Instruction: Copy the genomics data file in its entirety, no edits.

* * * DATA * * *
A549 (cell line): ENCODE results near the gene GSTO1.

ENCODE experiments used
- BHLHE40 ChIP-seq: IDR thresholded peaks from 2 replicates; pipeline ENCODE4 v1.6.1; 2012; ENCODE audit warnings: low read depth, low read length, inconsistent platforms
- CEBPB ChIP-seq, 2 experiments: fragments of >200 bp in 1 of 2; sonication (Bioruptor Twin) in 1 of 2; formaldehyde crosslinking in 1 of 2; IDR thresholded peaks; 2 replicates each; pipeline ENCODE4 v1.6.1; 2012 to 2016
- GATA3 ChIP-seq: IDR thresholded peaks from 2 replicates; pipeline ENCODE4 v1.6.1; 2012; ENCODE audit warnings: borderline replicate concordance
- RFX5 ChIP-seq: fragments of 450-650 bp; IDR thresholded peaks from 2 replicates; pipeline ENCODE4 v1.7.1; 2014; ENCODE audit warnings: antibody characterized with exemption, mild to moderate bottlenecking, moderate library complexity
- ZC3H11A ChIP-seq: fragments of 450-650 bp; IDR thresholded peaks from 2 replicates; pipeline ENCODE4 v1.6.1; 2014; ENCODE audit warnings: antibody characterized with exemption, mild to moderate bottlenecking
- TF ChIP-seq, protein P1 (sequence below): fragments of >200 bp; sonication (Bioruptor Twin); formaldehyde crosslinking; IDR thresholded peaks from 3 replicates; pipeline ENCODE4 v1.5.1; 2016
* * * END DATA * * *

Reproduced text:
A549 (cell line): ENCODE results near the gene GSTO1.

ENCODE experiments used
- BHLHE40 ChIP-seq: IDR thresholded peaks from 2 replicates; pipeline ENCODE4 v1.6.1; 2012; ENCODE audit warnings: low read depth, low read length, inconsistent platforms
- CEBPB ChIP-seq, 2 experiments: fragments of >200 bp in 1 of 2; sonication (Bioruptor Twin) in 1 of 2; formaldehyde crosslinking in 1 of 2; IDR thresholded peaks; 2 replicates each; pipeline ENCODE4 v1.6.1; 2012 to 2016
- GATA3 ChIP-seq: IDR thresholded peaks from 2 replicates; pipeline ENCODE4 v1.6.1; 2012; ENCODE audit warnings: borderline replicate concordance
- RFX5 ChIP-seq: fragments of 450-650 bp; IDR thresholded peaks from 2 replicates; pipeline ENCODE4 v1.7.1; 2014; ENCODE audit warnings: antibody characterized with exemption, mild to moderate bottlenecking, moderate library complexity
- ZC3H11A ChIP-seq: fragments of 450-650 bp; IDR thresholded peaks from 2 replicates; pipeline ENCODE4 v1.6.1; 2014; ENCODE audit warnings: antibody characterized with exemption, mild to moderate bottlenecking
- TF ChIP-seq, protein P1 (sequence below): fragments of >200 bp; sonication (Bioruptor Twin); formaldehyde crosslinking; IDR thresholded peaks from 3 replicates; pipeline ENCODE4 v1.5.1; 2016